Chemistry on interstellar grains and implications for infrared spectroscopy

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Abstract

In this article I review the infrared and millimetre-wave observations which suggest that the gas-grain interaction is important in dense clouds. This interaction results in the formation of H2O ice in clouds having relatively low extinction. I argue that observations of the gas in hot molecular cores enables one to study grain surface processes since it appears very likely that this hot gas is rich in material evaporated from grains. The detection of large saturated molecules, such as dimethyl ether and ethanol, in such regions indicates that the surface chemistry may be very complex. Finally I discuss briefly how the unidentified infrared emission bands may be affected by chemical processes. -Author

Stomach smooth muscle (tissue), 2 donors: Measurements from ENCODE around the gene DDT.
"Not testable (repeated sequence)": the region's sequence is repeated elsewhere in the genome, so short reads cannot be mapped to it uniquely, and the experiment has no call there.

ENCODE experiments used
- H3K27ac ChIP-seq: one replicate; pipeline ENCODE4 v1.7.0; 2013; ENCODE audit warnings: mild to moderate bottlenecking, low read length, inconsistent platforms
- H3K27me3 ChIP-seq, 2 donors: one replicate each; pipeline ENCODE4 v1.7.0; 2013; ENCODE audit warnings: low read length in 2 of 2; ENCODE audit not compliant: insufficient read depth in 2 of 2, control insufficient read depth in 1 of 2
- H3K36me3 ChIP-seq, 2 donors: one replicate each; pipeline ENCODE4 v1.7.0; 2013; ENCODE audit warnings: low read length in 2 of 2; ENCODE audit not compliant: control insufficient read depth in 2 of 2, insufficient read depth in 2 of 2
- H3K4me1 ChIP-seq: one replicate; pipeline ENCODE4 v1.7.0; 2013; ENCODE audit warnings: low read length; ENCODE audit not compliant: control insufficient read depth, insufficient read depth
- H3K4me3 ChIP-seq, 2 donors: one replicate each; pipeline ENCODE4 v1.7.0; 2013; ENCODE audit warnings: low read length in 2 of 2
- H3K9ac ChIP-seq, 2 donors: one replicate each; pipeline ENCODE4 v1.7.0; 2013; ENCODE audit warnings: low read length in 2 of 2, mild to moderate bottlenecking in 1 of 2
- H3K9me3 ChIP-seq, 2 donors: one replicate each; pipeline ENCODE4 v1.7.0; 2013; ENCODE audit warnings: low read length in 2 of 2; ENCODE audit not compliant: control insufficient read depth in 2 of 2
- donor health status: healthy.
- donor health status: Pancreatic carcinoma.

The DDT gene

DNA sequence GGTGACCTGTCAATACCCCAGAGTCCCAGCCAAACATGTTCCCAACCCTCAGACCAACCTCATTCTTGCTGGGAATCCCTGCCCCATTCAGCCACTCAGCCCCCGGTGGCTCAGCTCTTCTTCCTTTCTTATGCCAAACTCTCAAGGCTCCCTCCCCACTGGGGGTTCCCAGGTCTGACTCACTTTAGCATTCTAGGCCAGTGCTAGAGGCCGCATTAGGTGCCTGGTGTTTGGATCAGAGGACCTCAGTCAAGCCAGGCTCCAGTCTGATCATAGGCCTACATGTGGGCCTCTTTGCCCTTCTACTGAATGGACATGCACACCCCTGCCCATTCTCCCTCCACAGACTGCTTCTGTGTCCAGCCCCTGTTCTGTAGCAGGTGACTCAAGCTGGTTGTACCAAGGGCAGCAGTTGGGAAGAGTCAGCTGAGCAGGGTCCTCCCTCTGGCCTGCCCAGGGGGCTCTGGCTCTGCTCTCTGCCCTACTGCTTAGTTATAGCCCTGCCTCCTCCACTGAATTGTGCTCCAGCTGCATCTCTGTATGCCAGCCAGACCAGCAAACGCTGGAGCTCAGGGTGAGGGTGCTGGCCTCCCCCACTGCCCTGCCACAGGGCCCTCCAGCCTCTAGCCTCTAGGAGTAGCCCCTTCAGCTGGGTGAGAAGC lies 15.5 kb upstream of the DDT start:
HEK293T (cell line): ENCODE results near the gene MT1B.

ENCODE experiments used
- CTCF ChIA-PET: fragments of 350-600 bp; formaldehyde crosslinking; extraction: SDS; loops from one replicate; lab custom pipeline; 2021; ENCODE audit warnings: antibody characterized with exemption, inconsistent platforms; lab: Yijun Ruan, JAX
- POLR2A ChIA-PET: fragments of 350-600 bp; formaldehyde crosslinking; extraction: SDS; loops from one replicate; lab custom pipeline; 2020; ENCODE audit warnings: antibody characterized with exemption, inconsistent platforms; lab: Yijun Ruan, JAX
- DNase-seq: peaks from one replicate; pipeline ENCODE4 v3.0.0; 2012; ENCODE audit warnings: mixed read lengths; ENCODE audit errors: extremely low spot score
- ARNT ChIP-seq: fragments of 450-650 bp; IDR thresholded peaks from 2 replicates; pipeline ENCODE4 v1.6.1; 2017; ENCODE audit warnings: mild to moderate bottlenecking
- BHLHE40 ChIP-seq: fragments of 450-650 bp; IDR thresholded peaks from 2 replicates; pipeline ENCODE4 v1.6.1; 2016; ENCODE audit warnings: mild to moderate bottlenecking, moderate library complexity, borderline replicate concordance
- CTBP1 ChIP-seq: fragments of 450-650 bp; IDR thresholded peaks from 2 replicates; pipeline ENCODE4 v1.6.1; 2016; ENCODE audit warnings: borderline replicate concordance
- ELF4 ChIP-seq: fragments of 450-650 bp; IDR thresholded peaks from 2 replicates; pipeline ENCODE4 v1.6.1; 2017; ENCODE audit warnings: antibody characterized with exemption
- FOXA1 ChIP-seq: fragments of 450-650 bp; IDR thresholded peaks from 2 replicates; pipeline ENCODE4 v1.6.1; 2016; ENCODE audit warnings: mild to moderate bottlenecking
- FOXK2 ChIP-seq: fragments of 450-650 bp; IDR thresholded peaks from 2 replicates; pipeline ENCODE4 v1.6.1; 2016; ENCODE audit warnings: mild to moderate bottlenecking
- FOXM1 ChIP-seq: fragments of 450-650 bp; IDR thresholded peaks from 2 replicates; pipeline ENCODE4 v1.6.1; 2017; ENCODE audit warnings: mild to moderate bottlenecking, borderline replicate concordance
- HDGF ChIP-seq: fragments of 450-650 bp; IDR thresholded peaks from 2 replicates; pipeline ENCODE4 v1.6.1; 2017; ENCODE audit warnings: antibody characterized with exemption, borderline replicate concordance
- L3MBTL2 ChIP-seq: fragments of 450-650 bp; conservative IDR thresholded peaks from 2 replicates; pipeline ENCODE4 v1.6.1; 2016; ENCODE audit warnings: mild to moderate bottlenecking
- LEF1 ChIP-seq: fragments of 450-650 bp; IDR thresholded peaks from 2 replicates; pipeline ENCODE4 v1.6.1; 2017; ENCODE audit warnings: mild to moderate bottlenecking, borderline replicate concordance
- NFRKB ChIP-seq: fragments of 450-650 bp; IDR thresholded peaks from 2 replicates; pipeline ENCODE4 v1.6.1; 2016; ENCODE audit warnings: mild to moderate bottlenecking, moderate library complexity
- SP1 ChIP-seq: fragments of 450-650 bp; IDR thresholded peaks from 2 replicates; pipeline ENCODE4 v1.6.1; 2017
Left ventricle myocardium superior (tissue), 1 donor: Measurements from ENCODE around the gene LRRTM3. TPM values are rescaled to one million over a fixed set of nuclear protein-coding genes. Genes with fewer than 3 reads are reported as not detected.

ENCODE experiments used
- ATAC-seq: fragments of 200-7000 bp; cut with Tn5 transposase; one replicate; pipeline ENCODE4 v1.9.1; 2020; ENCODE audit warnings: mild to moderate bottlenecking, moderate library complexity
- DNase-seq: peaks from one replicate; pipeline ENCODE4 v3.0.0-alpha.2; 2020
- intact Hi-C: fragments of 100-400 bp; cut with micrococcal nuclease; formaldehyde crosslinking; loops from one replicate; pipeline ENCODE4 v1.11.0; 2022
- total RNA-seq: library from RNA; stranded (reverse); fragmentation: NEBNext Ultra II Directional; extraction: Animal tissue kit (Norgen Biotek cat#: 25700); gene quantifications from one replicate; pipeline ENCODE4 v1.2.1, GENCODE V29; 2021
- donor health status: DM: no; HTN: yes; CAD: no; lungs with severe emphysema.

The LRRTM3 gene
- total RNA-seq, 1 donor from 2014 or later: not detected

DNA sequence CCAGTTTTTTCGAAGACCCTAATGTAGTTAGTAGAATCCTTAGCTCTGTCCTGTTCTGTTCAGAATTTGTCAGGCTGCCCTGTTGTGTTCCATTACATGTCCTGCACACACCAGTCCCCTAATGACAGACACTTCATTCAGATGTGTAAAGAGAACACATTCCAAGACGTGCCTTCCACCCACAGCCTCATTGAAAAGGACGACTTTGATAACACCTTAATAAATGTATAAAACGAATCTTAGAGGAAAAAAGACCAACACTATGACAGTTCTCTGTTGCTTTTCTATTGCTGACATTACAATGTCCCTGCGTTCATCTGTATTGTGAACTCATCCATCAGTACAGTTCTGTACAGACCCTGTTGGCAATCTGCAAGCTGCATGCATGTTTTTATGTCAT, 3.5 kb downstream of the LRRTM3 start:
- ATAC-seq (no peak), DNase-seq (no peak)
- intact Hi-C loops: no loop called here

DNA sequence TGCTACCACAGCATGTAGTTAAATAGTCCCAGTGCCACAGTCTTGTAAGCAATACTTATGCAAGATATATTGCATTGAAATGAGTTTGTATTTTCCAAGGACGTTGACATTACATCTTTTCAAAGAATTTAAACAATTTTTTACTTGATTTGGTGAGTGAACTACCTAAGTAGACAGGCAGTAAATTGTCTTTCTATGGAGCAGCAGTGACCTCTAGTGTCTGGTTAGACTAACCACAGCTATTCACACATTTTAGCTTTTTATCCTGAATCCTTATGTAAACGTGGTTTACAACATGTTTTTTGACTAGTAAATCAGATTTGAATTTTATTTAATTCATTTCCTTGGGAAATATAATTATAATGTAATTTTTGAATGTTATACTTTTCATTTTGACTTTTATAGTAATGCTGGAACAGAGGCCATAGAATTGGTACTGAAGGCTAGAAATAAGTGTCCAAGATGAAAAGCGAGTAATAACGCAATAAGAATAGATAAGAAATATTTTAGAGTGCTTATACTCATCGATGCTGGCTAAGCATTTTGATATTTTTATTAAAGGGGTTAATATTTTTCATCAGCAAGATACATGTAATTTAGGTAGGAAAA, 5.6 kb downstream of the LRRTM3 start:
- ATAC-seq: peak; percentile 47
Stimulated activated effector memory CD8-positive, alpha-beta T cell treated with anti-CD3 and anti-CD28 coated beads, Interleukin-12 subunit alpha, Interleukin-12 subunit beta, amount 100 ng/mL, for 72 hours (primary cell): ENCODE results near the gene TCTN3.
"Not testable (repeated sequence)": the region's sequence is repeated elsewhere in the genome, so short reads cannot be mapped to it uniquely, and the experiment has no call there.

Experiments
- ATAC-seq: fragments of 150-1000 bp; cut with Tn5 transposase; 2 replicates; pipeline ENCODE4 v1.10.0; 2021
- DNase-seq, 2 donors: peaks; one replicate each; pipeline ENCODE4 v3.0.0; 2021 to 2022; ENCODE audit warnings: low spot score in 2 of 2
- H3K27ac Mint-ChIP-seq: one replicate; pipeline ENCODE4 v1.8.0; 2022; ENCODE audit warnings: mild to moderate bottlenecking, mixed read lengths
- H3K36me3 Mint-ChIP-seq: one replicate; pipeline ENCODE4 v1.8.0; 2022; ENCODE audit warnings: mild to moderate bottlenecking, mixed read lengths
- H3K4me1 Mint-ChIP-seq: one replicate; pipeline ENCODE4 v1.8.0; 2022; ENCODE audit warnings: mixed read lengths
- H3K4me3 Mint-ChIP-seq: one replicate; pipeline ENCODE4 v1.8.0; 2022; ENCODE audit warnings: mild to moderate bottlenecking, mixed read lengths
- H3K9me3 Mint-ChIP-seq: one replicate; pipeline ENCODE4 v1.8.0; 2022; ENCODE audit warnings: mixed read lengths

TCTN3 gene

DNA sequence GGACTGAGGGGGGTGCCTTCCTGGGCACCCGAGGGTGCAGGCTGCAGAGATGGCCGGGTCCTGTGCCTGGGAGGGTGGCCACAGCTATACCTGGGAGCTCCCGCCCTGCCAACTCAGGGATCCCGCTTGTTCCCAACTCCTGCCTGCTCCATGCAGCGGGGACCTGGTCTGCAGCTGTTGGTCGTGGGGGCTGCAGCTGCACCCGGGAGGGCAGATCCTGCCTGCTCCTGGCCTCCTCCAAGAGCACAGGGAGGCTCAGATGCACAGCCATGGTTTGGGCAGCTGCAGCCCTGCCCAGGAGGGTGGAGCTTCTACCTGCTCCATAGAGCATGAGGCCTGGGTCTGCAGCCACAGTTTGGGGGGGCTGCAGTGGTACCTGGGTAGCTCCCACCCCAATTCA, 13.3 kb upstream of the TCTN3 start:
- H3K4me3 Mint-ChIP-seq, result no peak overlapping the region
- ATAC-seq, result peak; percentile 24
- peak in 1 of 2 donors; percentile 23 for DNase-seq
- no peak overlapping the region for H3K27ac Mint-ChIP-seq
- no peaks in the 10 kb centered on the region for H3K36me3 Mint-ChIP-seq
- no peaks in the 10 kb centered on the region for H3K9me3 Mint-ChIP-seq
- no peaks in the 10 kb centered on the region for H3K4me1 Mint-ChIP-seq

Original languageEnglish
Title of host publicationInfrared Spectroscopy in Astronomy
EditorsB H Kaldeich
PublisherESA
Pages109-114
Number of pages6
VolumeSP-220
Publication statusPublished - 01 Jan 1989

ASJC Scopus subject areas

  • Environmental Science(all)
  • Earth and Planetary Sciences(all)

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  • Cite this

    Millar, T. J. (1989). Chemistry on interstellar grains and implications for infrared spectroscopy. In B. H. Kaldeich (Ed.), Infrared Spectroscopy in Astronomy (Vol. SP-220, pp. 109-114). ESA.